Obviously, I loved A Spoonful of Murder. Possibly not as much as I loved Mistletoe and Murder, the previous novel in the series, but it’s still a brilliant book. My favourite thing was the way that being in Hong Kong meant Hazel was in charge and Daisy didn’t always know what was going on. It was a fantastic reversal of the usual dynamic, and it was great fun to see Daisy think about her attitude towards Hazel. I mentioned in my review of Mistletoe and Murder last year that Robin Stevens does an amazing job portraying the racism that Hazel faces on an everyday basis, even from her best friend, and this book is no exception, although it takes a slightly different angle.

The plot (which I’m not going to spoil for you here) races along as usual, as Daisy and Hazel struggle to solve the murder of a maid and the kidnapping of Hazel’s new baby brother. I always like it when the mystery strikes close to home for these two, because the importance of family to both of them is something that shines through all the books. No-one is more important to Hazel than her father, and it’s really interesting to see more of that after the events of First Class Murder.

It’s also very interesting to learn more about Hazel’s life away from Deepdean, and about Hong Kong in general. Because this is as new to Daisy as it is to us, she acts as our eyes, and I loved her astonishment at realising just how rich Hazel’s family is. As I said above, it’s good to see Daisy thinking about how she acts with Hazel – the events of this book make her realise she doesn’t really know that much about Hazel’s life at home. I thought there was also a good exploration of how her father suddenly having a son might change Hazel’s life dramatically.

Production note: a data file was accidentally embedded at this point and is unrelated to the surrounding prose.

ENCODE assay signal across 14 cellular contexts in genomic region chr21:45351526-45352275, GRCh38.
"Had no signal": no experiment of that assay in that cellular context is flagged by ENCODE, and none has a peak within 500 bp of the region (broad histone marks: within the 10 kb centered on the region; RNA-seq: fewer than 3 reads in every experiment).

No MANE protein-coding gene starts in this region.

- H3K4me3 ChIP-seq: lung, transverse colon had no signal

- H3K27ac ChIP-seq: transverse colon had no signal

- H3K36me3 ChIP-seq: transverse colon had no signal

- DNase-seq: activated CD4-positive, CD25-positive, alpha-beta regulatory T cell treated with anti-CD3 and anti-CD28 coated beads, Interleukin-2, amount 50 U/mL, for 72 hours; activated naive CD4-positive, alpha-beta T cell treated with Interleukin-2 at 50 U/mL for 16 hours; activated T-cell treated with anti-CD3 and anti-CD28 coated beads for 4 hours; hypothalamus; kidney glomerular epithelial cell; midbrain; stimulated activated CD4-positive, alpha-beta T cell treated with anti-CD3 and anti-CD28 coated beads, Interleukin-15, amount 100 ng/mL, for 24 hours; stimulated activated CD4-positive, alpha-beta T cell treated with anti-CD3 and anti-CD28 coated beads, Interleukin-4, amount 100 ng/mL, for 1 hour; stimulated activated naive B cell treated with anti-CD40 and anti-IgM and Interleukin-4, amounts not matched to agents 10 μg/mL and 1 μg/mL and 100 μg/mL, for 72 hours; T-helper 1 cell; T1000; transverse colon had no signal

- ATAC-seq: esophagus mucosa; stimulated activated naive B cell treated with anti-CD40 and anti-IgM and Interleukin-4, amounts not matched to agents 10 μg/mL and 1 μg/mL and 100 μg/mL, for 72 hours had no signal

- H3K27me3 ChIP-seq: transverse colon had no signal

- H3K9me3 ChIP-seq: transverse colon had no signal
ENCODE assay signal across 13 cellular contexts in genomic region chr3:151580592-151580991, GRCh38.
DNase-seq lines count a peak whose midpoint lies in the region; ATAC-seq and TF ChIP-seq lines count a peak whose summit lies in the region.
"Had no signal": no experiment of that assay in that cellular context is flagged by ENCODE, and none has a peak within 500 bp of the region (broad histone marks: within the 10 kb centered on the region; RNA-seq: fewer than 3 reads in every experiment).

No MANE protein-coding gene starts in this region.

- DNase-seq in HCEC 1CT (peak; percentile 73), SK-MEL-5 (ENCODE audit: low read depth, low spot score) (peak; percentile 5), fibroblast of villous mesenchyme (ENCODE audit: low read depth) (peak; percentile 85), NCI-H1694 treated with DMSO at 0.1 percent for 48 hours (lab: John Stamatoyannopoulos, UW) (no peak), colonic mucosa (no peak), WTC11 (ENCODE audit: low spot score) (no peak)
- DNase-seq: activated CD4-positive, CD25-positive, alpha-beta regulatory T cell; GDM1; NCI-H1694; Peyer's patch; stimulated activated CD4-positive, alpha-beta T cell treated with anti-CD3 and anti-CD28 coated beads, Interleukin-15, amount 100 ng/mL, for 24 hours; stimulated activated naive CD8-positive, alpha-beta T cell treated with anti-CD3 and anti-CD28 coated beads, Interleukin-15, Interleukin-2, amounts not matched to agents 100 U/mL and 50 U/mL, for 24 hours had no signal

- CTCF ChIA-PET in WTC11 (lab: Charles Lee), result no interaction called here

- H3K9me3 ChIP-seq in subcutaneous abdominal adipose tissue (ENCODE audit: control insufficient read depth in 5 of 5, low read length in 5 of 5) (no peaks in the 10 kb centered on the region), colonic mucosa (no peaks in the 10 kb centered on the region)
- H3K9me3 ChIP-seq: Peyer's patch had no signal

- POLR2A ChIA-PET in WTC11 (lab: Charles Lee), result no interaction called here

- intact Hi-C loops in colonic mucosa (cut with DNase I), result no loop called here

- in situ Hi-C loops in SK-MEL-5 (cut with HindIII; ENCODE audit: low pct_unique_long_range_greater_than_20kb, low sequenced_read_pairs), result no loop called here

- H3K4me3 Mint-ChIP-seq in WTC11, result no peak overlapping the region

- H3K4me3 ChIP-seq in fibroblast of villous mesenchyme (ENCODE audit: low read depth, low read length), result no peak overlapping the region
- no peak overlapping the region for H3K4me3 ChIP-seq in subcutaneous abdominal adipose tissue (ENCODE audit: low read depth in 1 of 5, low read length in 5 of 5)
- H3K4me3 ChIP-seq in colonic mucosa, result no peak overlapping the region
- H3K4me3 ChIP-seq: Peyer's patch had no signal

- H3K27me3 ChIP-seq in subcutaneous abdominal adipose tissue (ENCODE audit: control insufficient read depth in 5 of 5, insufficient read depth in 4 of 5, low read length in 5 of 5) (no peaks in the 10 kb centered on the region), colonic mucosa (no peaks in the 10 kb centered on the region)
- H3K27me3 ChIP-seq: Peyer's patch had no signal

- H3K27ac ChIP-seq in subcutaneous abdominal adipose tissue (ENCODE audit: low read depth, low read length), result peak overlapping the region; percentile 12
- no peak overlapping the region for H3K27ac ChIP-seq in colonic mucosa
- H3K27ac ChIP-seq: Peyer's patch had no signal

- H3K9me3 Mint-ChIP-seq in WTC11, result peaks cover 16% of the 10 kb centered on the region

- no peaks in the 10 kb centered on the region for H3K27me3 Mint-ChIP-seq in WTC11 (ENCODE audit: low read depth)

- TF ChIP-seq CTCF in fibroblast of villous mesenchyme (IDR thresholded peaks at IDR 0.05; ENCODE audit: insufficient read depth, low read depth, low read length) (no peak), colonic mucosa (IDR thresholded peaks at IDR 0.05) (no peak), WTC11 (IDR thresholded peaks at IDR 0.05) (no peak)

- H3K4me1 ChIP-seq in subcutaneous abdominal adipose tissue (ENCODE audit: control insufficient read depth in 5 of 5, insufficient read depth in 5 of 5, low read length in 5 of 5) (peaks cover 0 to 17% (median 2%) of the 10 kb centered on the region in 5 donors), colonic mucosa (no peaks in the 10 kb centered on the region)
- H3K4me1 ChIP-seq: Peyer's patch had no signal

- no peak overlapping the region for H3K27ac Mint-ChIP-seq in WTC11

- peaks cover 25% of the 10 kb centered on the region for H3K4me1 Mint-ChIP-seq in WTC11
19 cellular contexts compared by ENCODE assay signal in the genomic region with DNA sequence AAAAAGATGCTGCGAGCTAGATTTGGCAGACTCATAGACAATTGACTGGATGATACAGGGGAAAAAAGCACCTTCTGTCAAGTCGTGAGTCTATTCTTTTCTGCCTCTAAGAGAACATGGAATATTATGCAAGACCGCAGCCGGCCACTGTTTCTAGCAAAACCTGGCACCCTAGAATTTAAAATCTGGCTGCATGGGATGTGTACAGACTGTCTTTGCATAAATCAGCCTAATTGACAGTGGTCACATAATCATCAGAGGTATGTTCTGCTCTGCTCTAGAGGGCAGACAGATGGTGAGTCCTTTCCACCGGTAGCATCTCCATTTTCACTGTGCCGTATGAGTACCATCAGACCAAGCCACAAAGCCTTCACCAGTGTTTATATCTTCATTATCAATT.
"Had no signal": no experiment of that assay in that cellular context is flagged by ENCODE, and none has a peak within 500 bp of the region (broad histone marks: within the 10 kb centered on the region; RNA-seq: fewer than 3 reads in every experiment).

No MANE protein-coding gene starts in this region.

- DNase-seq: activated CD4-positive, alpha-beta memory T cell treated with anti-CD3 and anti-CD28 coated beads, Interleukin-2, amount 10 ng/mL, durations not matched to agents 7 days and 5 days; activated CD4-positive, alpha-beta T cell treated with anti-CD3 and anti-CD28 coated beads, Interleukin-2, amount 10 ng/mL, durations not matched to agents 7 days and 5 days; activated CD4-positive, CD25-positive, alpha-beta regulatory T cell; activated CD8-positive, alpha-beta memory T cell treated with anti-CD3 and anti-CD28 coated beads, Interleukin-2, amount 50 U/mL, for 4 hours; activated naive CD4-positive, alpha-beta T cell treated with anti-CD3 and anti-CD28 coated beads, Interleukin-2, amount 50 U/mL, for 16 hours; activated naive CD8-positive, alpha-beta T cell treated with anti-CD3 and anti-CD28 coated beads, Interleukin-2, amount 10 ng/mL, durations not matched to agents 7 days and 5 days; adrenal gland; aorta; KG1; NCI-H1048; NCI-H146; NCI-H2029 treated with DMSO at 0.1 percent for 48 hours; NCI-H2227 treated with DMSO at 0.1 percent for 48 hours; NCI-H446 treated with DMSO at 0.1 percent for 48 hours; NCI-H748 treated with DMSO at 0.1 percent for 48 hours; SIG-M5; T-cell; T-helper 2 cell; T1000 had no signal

Robin Stevens always manages to pack so much into her books that they really are a masterclass in writing, and A Spoonful of Murder is no exception. While I would highly recommend it if you’re up to date with the books (and if you are, I doubt you need my recommendation – you’ve probably already read it!), I definitely wouldn’t jump into the series here, because you’re not going to get the same depth out of it. Go back to the beginning (Murder Most Unladylike) and savour the entire series as it was intended, and you’ll be as hooked as I am on Robin’s books!